In 1945, Montgomery returned to Hollywood, making his uncredited directing debut with They Were Expendable, where he directed some of the PT boat scenes when director John Ford was unable to work for health reasons. Montgomery’s first credited film as director and his final film for MGM was the film noir Lady in the Lake (1947), adapted from Raymond Chandler’s detective novel, in which he starred as Chandler’s most famous character, Phillip Marlowe. It was filmed entirely from Marlowe’s vantage point; Montgomery only appeared on camera a few times, three times in a mirror reflection. He also directed and starred in Ride the Pink Horse (1947), also a film noir.

Active in Republican politics and concerned about communist influence in the entertainment industry, Montgomery was a friendly witness before the House Un-American Activities Committee in 1947. The next year, 1948, Montgomery hosted the Academy Awards. He hosted an Emmy Award-winning television series, Robert Montgomery Presents, which ran from 1950 to 1957. The Gallant Hours (1960), a film Montgomery directed and co-produced with its star, his friend James Cagney, was the last film or television production with which he was connected in any capacity, as actor, director, or producer.

In 1955, Montgomery was awarded a Tony Award for his direction of The Desperate Hours.

In 1954, Montgomery took an unpaid position as consultant and coach to President Dwight D. Eisenhower, advising him on how to look his best in his television appearances before the nation. A pioneering media consultant, Montgomery had an office in the White House beginning in 1954.

Montgomery has two stars on the Hollywood Walk of Fame, one for movies at 6440 Hollywood Boulevard, and another for television at 1631 Vine Street.

Marriages
On April 14, 1928, Montgomery married actress Elizabeth Bryan Allen (December 26, 1904 – June 28, 1992), sister of Martha-Bryan Allen. The couple had 3 children: Martha Bryan, who died at 14 months of age in 1931; Elizabeth (April 15, 1933 – May 18, 1995); and Robert Jr. (January 6, 1936 – February 7, 2000). They divorced on December 5, 1950.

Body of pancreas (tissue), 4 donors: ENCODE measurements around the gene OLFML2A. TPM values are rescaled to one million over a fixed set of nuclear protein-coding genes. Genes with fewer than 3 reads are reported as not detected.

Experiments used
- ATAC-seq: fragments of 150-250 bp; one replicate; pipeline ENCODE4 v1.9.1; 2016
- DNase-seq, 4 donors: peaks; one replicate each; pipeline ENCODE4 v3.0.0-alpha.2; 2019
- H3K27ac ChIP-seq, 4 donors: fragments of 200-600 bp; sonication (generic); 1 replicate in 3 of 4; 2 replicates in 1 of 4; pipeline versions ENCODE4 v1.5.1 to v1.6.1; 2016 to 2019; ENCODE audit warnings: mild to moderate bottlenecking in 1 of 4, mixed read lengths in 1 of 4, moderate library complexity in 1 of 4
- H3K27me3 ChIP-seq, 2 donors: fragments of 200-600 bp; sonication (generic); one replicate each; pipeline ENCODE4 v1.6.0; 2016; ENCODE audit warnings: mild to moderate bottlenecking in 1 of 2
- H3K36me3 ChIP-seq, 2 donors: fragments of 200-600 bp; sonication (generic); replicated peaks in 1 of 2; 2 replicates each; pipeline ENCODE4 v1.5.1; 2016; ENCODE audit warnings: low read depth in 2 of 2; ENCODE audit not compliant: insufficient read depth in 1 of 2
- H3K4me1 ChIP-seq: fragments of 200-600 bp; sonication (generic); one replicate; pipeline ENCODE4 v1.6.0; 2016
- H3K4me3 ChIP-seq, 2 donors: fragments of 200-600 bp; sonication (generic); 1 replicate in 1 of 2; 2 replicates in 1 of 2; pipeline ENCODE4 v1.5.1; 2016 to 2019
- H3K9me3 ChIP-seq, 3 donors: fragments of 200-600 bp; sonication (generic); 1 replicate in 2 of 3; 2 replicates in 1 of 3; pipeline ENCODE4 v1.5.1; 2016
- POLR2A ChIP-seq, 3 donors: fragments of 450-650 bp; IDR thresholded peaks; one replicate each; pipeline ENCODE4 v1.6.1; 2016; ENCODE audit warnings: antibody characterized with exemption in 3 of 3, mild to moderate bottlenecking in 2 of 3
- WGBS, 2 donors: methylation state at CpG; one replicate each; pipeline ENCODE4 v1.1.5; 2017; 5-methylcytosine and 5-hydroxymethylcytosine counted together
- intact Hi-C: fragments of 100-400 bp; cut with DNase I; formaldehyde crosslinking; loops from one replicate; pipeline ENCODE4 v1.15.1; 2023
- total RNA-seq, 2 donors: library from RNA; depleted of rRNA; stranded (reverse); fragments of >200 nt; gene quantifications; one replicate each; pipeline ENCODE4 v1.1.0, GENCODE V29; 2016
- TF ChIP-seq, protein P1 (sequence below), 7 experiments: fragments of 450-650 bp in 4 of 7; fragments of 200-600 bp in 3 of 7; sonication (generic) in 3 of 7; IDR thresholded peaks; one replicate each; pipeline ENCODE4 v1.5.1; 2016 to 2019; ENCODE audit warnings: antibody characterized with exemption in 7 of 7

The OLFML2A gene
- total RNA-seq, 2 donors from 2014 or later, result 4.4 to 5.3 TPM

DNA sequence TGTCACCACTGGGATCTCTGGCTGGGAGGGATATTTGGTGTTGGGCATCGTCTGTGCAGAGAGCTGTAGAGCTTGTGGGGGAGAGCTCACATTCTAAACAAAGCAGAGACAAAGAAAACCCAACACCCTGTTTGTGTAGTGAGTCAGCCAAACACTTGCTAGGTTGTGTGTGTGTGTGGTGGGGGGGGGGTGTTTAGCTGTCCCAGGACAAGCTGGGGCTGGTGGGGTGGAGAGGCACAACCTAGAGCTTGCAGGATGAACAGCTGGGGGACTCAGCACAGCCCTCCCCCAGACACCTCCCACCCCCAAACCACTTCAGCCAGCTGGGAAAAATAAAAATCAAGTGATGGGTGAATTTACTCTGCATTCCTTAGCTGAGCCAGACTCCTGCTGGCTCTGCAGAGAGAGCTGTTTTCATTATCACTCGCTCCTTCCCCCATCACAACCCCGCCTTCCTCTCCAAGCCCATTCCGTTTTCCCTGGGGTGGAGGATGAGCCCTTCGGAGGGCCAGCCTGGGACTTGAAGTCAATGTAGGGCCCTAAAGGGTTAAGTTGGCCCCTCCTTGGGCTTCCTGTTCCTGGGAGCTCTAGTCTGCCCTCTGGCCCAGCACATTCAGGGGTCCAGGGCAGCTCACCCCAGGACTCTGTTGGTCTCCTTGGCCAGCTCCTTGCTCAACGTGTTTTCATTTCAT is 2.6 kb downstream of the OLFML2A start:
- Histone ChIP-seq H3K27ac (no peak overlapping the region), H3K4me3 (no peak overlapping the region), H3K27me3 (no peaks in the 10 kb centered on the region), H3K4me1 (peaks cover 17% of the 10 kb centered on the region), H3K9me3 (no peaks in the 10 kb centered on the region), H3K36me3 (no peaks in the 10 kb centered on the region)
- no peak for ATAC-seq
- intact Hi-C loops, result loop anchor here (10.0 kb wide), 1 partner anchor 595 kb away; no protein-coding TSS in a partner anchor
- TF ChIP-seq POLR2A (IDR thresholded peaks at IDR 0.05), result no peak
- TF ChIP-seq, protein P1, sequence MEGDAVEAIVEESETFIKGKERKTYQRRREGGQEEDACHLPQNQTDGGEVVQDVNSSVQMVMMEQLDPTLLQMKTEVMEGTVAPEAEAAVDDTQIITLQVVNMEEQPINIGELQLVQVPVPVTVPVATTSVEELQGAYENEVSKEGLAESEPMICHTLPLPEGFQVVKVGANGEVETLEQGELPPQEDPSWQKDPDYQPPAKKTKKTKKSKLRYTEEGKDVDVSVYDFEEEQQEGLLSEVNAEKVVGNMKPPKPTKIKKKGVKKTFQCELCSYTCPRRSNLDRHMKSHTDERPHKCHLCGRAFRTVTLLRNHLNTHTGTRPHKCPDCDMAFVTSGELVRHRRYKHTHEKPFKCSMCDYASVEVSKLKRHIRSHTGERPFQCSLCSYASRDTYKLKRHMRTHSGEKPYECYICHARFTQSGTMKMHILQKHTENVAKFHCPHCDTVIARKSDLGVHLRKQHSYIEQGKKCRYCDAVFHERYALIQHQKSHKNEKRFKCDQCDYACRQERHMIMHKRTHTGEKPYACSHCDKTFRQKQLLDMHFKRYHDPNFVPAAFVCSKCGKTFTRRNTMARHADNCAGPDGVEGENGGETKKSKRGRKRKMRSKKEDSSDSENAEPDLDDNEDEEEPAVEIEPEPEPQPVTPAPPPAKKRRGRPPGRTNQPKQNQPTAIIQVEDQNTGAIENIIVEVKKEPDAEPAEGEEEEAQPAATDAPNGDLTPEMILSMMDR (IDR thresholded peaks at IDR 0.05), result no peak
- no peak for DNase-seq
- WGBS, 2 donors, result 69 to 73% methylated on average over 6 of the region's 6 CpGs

His second wife was Elizabeth “Buffy” Grant Harkness (1909-2003), whom he married on December 9, 1950, four days after his divorce from Allen was finalized.

Montgomery died of cancer on September 27, 1981, at Columbia-Presbyterian Hospital in Manhattan. His body was cremated and the ashes were given to the family. His two surviving children, Elizabeth and Robert Montgomery Jr., both died of cancer, as well.

Filmography

1929 The Single Standard Extra Uncredited
1929 Three Live Ghosts William Foster
1929 So This Is College Biff
1929 Untamed Andy McAllister
1929 Their Own Desire John Douglas Cheever
1930 Free and Easy Larry
1930 The Divorcee Don
1930 The Big House Kent Marlowe
1930 The Sins of the Children Nick Higginson
1930 Our Blushing Brides Tony Jardine
1930 Love in the Rough Jack Kelly
1930 War Nurse Lt. Wally O’Brien
1931 Inspiration André Montell
1931 The Easiest Way Jack “Johnny” Madison
1931 Strangers May Kiss Steve
1931 Shipmates John Paul Jones
1931 The Man in Possession Raymond Dabney
1931 Private Lives Elyot Chase
1932 Lovers Courageous Willie Smith
1932 But the Flesh Is Weak Max Clement
1932 Letty Lynton Hale Darrow
1932 Blondie of the Follies Larry Belmont
1932 Faithless William “Bill” Wade
1933 Hell Below Lieut. Thomas Knowlton, USN
1933 Made on Broadway Jeff Bidwell
1933 When Ladies Meet Jimmie Lee
1933 Another Language Victor Hallam
1933 Night Flight Auguste Pellerin
1934 This Side of Heaven Actor on screen in theatre Uncredited cameo: clip from Another Language (1933)
1934 Fugitive Lovers Paul Porter, aka Stephen Blaine
1934 The Mystery of Mr. X Nicholas Revel
1934 Riptide Tommie Trent
1934 Hide-Out Jonathan “Lucky” Wilson
1934 Forsaking All Others Dillon “Dill”/”Dilly” Todd
1935 Biography of a Bachelor Girl Richard “Dickie” Kurt
1935 Vanessa: Her Love Story Benjamin Herries
1935 No More Ladies Sheridan Warren
1936 Petticoat Fever Dascom Dinsmore
1936 Trouble for Two Prince Florizel Alternative title: The Suicide Club
1936 Piccadilly Jim James “Piccadilly Jim” Crocker Jr.
1937 The Last of Mrs. Cheyney Lord Arthur Dilling

1937 Night Must Fall Danny Nominated–Best Actor

1937 Ever Since Eve Freddie Matthews
1937 Live, Love and Learn Bob Graham
1938 The First Hundred Years David Conway
1938 Yellow Jack John O’Hara
1938 Three Loves Has Nancy Malcolm “Mal” Niles
1939 Fast and Loose Joel Sloane
1940 The Earl of Chicago Robert Kilmount
1940 Busman’s Honeymoon Lord Peter Wimsey (aka Haunted Honeymoon)
1940 The Door with Seven Locks Craig the butler (aka Chamber of Horrors)
1941 Mr. & Mrs. Smith David Smith
1941 Rage in Heaven Philip Monrell

1941 Here Comes Mr. Jordan Joe Pendleton Nominated–Best Actor

1941 Unfinished Business Tommy Duncan
1945 They Were Expendable Lt. John Brickley; Also directed during illness of John Ford (uncredited)
1947 Lady in the Lake Phillip Marlowe Also directed
1947 Ride the Pink Horse Lucky Gagin Also directed
1948 The Saxon Charm Matt Saxon
1948 June Bride Carey Jackson
1949 Poet’s Pub Dancer Uncredited
1949 Once More, My Darling Collier “Collie” Laing Also directed
1950 Your Witness Adam Heyward Also directed
1960 The Gallant Hours Narrator Also directed